Words and choices. Words can be magic, or they can be hurtful. Unthinkingly, someone can make a wrong word choice and a day can come crashing down.
That happened to me today. A Starbucks Barista unthinkingly and without malice used the word retarded.
Yes, she was talking about herself. And it still brought tears to my eyes.
This girl should know better. I just don’t think she knows why she should know better. I know what she was thinking: she was talking about herself, not my daughter, so who did it hurt?
Let me take a moment to explain it. Actually, I will just use my words from the e-mail I wrote to Starbucks to explain it.
I was just at Starbucks, going through the drive-thru for my Friday treat. The Barista taking my order made a mistake and said, “I’m so retarded . . . ”
And I cried. Literally.
I have a daughter with Down syndrome, so I’m ultra sensitive to that word. That words does not mean stupid, it means slow. It is a medical term used to describe my daughter’s disability. If you met my daughter, and most people this word MEDICALLY describes, you would never call them stupid. She is very smart; she can make anyone smile, and can manipulate you to do her bidding without you even realizing it. She is slow to read and to write and to learn, but she is not stupid.
I’m sure you have taught your Baristas not to use the word gay as a pejorative, and not to use racial disparities or tell off color jokes. Please, please, please ask your Baristas to take retarded out of the their vocabulary.
Starbucks, to their immense credit, answered my e-mail quickly. The person who replied understood, told me they would talk to the store, and put money on my Starbucks card. I’m pleased as punch with the reply; I hope my message is passed on word-for-word and understood.
Because no one else is going to fight this fight. It’s up to us, the loved ones and advocates of the developmentally disabled, to fight the words and gestures that belittle and hurt, that take away a little of their (and our) humanity.
As for the money they put on my card? I’m going to use that to take Katy to our local Starbucks, so they can see who that word is hurting.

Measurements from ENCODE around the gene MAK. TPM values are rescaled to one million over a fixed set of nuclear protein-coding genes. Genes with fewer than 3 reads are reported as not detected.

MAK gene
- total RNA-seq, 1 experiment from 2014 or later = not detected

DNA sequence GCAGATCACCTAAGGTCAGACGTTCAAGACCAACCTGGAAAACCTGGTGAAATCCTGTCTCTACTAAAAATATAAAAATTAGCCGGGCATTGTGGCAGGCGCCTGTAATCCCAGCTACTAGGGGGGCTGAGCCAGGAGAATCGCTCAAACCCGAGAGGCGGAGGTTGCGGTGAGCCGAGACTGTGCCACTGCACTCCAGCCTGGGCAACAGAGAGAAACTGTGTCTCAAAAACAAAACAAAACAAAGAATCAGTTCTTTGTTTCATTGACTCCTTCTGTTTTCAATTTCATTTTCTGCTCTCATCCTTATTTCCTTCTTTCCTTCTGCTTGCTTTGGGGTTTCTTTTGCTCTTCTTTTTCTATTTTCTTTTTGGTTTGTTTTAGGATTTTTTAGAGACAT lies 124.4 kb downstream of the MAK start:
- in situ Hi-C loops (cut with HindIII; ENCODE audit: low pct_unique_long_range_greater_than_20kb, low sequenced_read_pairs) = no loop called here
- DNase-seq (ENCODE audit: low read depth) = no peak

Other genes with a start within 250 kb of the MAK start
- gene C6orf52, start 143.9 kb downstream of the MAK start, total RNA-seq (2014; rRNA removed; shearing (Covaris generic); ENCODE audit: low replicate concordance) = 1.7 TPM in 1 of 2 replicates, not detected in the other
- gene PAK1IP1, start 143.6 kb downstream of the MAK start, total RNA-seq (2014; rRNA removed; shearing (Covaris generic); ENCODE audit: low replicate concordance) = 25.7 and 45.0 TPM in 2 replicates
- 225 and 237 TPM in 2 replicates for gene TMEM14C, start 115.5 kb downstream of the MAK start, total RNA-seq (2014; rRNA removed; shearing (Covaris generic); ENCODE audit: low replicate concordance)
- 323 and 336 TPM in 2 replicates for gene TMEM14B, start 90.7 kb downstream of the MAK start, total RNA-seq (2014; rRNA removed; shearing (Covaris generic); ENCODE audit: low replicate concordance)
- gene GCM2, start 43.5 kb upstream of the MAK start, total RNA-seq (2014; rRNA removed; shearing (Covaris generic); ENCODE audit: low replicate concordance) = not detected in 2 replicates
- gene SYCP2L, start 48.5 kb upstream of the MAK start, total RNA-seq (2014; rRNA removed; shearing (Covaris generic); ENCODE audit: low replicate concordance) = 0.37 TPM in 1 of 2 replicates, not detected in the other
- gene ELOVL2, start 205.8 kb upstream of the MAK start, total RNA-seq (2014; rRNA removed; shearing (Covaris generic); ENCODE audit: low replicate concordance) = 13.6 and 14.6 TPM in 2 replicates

Okay, onto Elizabeth George’s beautifully imaginative novella: The Mysterious Disappearance of the Reluctant Book Fairy.
Janet Shore is quiet girl born into a large family, but she has one lucky bit of fate that befalls her: she’s also kind of sickly. That kid who catches every sickness that’s going around. Why is that lucky? Because, while she’s stuck in bed, Janet finds books.
Janet not only discovers books, but she discovers she can transport herself and others literally INTO the stories. After a broken heart in college causes her to wander unfulfilled, Janet (now Annapurna) returns home. Her childhood best friend, Monie, gets her a job as the town librarian, and Janet is content. Monie, not quite unhappy in her life but bored, convinces Janet to transport her into Rebecca during a quiet moment at the library.
However, a busybody overhears them, and convinces Janet to use her talents to make money for her many charities, and Janet is stuck. After word gets around, Janet rarely has a moment to herself. EVERYONE wants to be transported into their favorite book.
How will Janet get away from it all? How will she ever get her own life?
You’ll have to spend the hour reading this book and find out.
The Mysterious Disappearance of the Reluctant Book Fairy is a very imaginative, fun story. I’ve always loved Elizabeth George. Thomas Lynley is one of my favorite characters, as well as the awesome Barbara Havers. But, I digress. They’re not in this story at all.
This book is a little fantasy, a lot character, and a little mystery. Just long enough to have tons of detail, but short enough for a quick read. It took me a little less than an hour, and I think I’m an average-to-fast reader.
Fun and full of whimsy, I highly recommend this quick read. Janet Shore aka Annapurna will stick with you.